* With Birdstone and Eurosilver having passed their first tests, Nick Zito can breathe a sigh of relief, at least for the time being. Jerry Bailey's only movement aboard Birdstone was looking over his right shoulder, then his left, then peeking under his arm. Last year's Champagne (gr. I) winner looked super in the paddock, with his coat glistening and packing more muscle than last year. There were some decent horses in the field, but Birdstone basically just toyed with them. Now it's time to get serious.

Zito still has The Cliff's Edge running next weekend in either the Sam F. Davis at Tampa or the Palm Beach (gr. IIIT) if it's taken off the grass, and watch for big improvement from Pies Prospect, who took all the worst of it in an allowance race Saturday. After breaking a bit awkwardly and dropping well of the pace, he was forced to circle five-wide on a speed-favoring track and made a big move outside Shaniko to challenge for the lead, only to flatten out in the stretch.

* Well, we know that Value Plus is one of the fastest and most imposing 3-year-olds in the country, and that he dwarfs most opponents running alongside him. We know he has a magnificent stride that makes it look as if he's bounding along, taking one stride to everyone else's two. And we know that he's the closest thing to his sire, Unbridled's Song, that's come along since the big gray shook up the Derby scene back in 1996. But do we know how far this colt wants to go? The answer is flat-out no. His female family will be virtually unknown to anyone outside Ohio. A look at all the sires in his female family and their progeny, and you'll see virtually nothing but names like the Cleveland Gold Cup, Buckeye Handicap, Cleveland Oaks, and Ohio Debutante. His great-grandsire, Brent's Prince, did win the Ohio Derby, and Brent's Prince's sire, Proud Clarion, upset the 1967 Kentucky Derby for Ohioan John W. Galbreath.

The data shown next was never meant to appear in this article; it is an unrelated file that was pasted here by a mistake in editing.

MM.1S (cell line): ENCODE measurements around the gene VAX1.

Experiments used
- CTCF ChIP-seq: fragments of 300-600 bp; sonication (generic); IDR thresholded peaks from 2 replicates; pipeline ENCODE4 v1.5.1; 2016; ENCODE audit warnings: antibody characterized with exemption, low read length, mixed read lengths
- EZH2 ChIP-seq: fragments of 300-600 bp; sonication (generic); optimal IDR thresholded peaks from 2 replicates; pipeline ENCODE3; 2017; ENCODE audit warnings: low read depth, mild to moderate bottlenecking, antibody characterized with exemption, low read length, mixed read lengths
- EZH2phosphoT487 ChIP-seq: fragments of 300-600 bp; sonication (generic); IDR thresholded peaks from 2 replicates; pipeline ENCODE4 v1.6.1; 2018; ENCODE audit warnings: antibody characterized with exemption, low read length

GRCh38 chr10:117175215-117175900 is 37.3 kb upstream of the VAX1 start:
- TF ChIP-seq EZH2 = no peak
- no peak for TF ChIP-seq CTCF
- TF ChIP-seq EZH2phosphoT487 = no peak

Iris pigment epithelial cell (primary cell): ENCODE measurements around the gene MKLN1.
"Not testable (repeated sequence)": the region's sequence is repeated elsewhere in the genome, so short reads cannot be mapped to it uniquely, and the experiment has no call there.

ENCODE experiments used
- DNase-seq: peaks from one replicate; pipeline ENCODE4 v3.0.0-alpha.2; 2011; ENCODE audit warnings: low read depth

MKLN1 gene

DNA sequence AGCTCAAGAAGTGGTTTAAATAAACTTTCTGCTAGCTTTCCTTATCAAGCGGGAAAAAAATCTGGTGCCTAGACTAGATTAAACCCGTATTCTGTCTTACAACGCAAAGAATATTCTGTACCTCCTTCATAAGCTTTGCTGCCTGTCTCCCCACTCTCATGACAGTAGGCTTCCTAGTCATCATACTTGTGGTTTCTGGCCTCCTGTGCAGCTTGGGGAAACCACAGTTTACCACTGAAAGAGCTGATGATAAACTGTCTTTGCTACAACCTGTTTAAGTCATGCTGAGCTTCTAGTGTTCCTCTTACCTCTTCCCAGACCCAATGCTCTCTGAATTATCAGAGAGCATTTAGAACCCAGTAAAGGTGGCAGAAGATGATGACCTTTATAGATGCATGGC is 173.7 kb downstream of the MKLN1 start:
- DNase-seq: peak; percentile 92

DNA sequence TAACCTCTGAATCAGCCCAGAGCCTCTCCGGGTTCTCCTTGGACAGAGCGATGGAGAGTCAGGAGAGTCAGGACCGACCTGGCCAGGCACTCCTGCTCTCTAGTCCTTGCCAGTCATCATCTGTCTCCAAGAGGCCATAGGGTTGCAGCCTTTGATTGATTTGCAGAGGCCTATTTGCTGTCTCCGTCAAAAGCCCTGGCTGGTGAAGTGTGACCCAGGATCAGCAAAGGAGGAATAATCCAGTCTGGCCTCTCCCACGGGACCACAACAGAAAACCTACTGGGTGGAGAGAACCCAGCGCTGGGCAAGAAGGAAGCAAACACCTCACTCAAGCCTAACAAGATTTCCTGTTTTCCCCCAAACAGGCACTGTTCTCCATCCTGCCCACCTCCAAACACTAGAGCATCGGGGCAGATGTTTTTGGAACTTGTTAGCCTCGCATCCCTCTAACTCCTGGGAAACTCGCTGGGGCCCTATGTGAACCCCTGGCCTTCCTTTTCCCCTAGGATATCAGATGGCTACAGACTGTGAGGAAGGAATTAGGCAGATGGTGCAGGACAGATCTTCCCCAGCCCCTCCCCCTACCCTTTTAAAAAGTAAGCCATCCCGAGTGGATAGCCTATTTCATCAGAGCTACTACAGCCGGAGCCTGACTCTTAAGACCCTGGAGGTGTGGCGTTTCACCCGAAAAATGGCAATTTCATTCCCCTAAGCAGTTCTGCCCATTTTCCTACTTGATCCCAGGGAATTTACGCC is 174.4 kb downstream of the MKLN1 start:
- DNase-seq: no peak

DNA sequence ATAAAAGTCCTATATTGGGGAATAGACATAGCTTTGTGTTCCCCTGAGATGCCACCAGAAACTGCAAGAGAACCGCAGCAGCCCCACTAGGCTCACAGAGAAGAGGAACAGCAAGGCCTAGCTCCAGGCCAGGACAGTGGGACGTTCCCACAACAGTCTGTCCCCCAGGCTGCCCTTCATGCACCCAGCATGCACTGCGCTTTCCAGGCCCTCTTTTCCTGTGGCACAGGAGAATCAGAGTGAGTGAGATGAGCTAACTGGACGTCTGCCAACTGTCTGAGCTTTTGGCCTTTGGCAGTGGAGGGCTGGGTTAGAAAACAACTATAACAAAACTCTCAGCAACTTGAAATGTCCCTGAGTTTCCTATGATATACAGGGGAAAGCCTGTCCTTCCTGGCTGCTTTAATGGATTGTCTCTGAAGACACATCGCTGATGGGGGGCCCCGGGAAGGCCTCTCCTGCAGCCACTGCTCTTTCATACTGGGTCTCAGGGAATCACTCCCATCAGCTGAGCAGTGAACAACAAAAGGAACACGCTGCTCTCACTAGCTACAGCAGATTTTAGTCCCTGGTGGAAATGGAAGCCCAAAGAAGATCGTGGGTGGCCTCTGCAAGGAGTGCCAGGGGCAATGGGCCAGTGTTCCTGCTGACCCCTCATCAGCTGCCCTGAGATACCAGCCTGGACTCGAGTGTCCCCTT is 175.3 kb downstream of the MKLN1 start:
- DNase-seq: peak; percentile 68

Value Plus' full-brother Werblin was a stakes-placed sprinter, and his half-brothers, Roll Hennessy Roll and Majorbigtimesheet, were stakes-winning sprinters. His granddam's sire, Honey Jay, was a stakes-winning sprinter with a lofty 8.68 dosage index. So, there is not a lot to indicate that he wants to go 1 1/4 miles.

On the other hand, my colleague, Ed Fountaine of the New York Post and former Bloodlines columnist for Daily Racing Form (and also a big fan of this horse and Unbridled's Song) points out that if you go back 25 generations or so, that's right, 25, Value Plus traces back to a mare sired by the Darley Arabian, out of a Byerly Turk mare. In horsedom, that's like tracing your ancestors back to Adam and Eve. Somewhere along the way, you'll find the family of top-class stayers Arts and Letters and Waquoit. I'm relaying all this to provide some ray of hope for all the Value Plus fans out there.